There Is Nothing Easy About Death

I wrote this post two years ago after my mother joined Dominic in Heaven. Her passing reminded me once again (as if my heart needed reminding!) that there ain’t nothing easy about death.

Two years later and I’m no more willing to pretend it’s anything but awful even as I’m resigned to admit there’s nothing I can do about it.

I miss you both so very much.

❤ Melanie

I remember the moment I realized I was going to have to summarize my son’s life into a few, relatively short paragraphs to be read by friends, family and strangers.

It seemed impossible.

But as the designated author of our family I had to do it so I did.

Read the rest here: Ain’t Nothing Easy About Death

When Family Stops Talking About Your Missing Child

At first everyone talked about him.

It’s what people do just after a person leaves this world and leaves behind only memories.

It comes natural before the unnatural fact of child loss settles in and begins to make everyone uncomfortable.

But at some point after the funeral and way before the tears dried up, people stopped feeling easy mentioning his name.

Read the rest here: Help! My Family Won’t Talk About My Missing Child.

Birthdays and Wakeful Nights

Today my heart hurts more than usual.

It’s my mama’s birthday-the second one we will celebrate without her here to blow out the candles.

It’s also the second anniversary (do you call it that?) of the day Papa had to call an ambulance to rush her to the hospital.

She never came home.

Our last visit just a couple of weeks before Mama’s stroke. All the grandmas and Ryker.

These past two years have been hard. Mama’s death plunged me back into deep grief for her and for Dominic. It tapped the wound that had begun to scar over a bit and the feelings I’d learned to push down bubbled back to the surface.

I’ve just now begun to sleep through the night again most nights. For much of the past two years I’ve been waking two or three times in the dark to vividly awful dreams-my family in peril and no way to help them is the theme over and over and over.

I know other motherless daughters.

Somehow knowing Mama isn’t available on the other end of the phone or sitting in her chair, waiting for me to come through the door at the farm, makes me supremely vulnerable.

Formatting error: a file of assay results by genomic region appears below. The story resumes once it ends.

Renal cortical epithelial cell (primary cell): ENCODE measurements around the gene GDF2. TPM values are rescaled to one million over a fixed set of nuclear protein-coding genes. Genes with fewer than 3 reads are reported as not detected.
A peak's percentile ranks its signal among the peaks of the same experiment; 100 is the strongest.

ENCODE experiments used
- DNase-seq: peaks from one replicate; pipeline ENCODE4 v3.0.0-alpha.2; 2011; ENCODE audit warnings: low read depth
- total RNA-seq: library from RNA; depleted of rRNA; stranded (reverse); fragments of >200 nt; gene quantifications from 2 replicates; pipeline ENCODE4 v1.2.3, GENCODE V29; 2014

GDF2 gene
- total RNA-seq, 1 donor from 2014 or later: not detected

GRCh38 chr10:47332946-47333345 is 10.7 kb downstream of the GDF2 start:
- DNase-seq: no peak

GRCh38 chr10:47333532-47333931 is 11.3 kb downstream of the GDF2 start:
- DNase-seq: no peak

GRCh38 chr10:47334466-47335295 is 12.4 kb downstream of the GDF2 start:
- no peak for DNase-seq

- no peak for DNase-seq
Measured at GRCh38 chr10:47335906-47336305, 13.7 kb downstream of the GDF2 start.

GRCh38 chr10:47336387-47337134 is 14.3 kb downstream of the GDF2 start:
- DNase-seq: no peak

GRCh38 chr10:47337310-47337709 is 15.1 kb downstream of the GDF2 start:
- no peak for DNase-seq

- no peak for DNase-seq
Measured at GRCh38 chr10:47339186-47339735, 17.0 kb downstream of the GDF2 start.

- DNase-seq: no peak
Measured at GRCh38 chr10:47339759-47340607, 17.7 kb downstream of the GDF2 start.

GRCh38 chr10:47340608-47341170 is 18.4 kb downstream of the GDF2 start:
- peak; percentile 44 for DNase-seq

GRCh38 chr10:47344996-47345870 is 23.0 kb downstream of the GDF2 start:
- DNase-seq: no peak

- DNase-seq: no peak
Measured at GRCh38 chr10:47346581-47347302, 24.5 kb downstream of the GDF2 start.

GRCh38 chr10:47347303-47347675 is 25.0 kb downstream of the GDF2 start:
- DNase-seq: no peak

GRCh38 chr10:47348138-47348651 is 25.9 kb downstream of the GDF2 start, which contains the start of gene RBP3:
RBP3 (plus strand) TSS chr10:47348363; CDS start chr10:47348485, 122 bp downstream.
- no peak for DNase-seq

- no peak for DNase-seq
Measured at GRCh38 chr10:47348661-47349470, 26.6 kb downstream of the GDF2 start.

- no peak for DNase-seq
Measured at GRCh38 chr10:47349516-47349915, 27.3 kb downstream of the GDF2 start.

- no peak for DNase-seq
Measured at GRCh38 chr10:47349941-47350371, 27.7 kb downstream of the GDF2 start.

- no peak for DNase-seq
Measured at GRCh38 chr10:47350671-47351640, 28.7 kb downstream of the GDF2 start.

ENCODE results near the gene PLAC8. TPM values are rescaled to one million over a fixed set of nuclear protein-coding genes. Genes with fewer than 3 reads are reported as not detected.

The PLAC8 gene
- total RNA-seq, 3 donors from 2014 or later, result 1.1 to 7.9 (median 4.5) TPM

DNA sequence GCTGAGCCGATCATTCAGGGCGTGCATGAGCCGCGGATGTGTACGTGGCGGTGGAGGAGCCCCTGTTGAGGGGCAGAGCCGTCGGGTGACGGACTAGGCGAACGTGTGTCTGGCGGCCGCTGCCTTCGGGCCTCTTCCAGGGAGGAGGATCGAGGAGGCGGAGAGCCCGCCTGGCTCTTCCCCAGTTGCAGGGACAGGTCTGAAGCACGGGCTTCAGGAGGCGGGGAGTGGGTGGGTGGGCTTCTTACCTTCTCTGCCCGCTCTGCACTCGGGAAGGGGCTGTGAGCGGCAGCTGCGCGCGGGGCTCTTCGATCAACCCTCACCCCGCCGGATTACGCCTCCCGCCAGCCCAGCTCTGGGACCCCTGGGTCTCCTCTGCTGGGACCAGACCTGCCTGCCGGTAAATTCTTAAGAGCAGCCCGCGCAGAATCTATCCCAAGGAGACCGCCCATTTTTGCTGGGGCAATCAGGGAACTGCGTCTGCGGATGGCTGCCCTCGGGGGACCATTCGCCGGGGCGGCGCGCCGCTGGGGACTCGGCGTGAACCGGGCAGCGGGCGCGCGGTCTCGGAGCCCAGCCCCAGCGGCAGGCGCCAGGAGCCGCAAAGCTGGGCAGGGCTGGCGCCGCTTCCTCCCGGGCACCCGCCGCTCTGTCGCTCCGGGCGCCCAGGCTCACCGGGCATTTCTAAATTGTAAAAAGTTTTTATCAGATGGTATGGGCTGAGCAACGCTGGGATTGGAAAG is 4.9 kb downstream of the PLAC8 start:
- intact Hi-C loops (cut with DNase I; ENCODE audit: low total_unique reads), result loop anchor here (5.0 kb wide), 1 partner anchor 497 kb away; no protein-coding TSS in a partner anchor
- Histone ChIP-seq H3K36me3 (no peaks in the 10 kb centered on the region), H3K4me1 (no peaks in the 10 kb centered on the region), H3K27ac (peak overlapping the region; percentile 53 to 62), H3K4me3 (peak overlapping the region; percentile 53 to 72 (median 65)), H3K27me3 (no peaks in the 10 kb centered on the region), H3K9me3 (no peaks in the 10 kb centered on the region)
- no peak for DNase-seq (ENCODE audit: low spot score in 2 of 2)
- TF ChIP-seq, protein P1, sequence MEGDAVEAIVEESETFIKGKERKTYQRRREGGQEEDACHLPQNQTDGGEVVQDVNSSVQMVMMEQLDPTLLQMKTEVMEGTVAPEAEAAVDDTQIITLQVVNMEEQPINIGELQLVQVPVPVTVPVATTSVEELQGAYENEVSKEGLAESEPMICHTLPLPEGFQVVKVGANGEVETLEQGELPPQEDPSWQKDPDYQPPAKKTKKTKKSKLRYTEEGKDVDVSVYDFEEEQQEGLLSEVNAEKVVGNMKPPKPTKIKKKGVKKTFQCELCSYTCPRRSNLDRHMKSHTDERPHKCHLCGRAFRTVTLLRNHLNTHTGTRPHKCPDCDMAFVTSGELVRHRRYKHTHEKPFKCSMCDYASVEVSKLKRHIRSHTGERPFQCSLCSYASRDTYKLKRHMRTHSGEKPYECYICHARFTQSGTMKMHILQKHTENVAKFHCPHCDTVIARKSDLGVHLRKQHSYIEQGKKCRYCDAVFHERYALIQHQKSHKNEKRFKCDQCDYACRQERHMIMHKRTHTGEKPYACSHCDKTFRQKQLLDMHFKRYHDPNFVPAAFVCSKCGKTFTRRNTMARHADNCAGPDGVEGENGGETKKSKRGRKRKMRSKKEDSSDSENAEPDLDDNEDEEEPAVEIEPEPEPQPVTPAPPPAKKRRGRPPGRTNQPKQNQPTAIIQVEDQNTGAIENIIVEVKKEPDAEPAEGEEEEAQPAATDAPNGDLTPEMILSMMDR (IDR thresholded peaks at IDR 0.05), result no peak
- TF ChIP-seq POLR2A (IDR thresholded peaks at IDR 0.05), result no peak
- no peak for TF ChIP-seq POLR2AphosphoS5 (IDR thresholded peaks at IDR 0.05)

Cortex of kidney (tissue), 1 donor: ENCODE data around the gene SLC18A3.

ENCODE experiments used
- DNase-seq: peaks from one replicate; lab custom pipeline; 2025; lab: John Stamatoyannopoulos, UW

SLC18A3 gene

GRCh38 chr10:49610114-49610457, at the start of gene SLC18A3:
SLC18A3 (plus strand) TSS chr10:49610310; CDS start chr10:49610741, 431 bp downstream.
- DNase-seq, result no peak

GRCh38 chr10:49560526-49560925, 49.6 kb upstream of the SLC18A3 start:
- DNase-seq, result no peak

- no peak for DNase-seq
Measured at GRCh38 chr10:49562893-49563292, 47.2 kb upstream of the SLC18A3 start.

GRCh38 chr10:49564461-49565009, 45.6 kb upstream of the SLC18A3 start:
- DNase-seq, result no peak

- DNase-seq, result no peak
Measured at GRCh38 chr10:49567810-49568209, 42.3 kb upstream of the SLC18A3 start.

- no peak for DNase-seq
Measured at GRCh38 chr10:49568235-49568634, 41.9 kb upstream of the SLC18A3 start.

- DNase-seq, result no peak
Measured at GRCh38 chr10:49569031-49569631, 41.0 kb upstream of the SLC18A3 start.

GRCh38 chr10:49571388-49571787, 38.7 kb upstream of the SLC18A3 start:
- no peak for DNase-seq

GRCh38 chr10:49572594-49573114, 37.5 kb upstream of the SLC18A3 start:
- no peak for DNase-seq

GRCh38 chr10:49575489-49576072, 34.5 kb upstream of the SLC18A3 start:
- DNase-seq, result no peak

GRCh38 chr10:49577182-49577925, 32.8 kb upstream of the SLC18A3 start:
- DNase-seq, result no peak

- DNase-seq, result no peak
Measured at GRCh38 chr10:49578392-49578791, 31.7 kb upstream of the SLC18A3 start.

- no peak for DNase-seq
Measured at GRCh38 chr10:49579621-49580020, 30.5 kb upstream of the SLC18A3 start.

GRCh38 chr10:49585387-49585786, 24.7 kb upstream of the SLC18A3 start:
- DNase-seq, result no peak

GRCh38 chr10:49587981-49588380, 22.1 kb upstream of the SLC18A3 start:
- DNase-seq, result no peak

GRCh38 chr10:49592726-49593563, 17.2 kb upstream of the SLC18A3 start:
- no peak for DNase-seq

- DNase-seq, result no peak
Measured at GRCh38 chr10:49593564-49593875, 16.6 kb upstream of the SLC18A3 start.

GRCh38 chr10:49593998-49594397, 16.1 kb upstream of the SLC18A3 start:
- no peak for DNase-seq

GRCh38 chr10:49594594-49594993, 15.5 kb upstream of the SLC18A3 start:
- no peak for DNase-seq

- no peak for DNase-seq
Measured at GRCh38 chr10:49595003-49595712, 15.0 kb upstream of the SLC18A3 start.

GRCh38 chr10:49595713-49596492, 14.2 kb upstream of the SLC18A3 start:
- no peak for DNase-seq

One less generation between me and whatever the world might throw at me.

I know she is healthy and whole, happy and full of joy in Heaven. I know she’s reunited with her own mama, her siblings and Dominic.

On good days, that’s enough to make the missing bearable.

But on days like today, when we should be celebrating another year together but can’t, it doesn’t help all that much.

I miss her.

I miss Dominic.

I miss the me that used to be ignorant of what death steals from the living.

Happy Birthday in Heaven, Mama. We’ll be there soon. ❤

I’m Not Ashamed to Wait

Maybe what God has for me and others who suffer long is not a victorious tag line that can be slapped on a photo or shared on social media. 

Maybe it’s only in the continued press of suffering that God reveals Himself in ways the non-suffering never see.

Maybe a dash to declare victory is actually rushing past what God has for us in deep pain and ongoing struggle.

Maybe waiting in hopeful expectation for what God is doing and will do in me and through me IS the victory.

Read the rest here: Not Ashamed to Wait

What Is Wrong With You? It’s Been Years!

If you think that time makes a difference to a mama missing a child who ran ahead to Heaven without her, you don’t know as much as you think you know.

Time does not heal all wounds-especially the kind that shatter a heart into a million pieces.

It takes time for the wound to scar over, but it doesn’t undo the damage.

So if you are wondering why your coworker still takes the day off on his child’s birthday or the anniversary of her child’s homegoing, I’ll let you in on a little secret: Years disappear when those milestones loom large.

Read the rest here: It’s Been Years-What’s Wrong With You?

Grief Is Love

At first grief felt only like sorrow and longing and brokenness.

Then it felt like confusion and anxiety and despair.

A little further along this journey it mostly felt like apathy.

Now it feels like love.

Read the rest here: Grief-It’s Really Just Love

We Don’t Lose Them All at Once

I cannot speak for others but in my case, it seems that I did not lose Dominic all at once.

In fact, I’m still losing him.

Bit by bit, a little at a time, nearly molecule by molecule, his mark on my life, my walls, my world grows smaller.

Read the rest here: Bit By Bit: We Don’t Lose Them All at Once

Lifting The Cup of Sorrow

See, here’s the thingto the outside world, my son’s death happened at a single point in time.

But to me, his death is a continuous event.

I must lift the cup of sorrow every day to parched lips.  I must choose to take it to the One Who can help me lift it.

Jesus knows this cup.

Read the rest here: My Cup Overflows

Hey Fellow Grievers, Love Brave!

I was unprepared for the many traveling companions grief brought with it.  I knew to expect sadness and despairbut what about anxiety and guilt?

I had no idea how large a space guilt would soon occupy in my thoughts and heart-guilt over what I did or didn’t do when Dominic was still with us, guilt over what I do or don’t do now.

I can do nothing to change what happened in years past.  

Read the rest here: To My Fellow Grievers-Love Brave

Hard Stop Days: When You Can’t Ignore the Missing

Most of the time I’m just kind of rolling along.

There are things to do, places to go, people to see, animals to feed.

I get up, get going and get on with it.

But there are some days that are what I call “Hard Stops” on this journey.  They are the days that force my heart to take special notice of the fact that Dominic isn’t here.

Read the rest here: Hard Stops: When You Can’t Ignore the Missing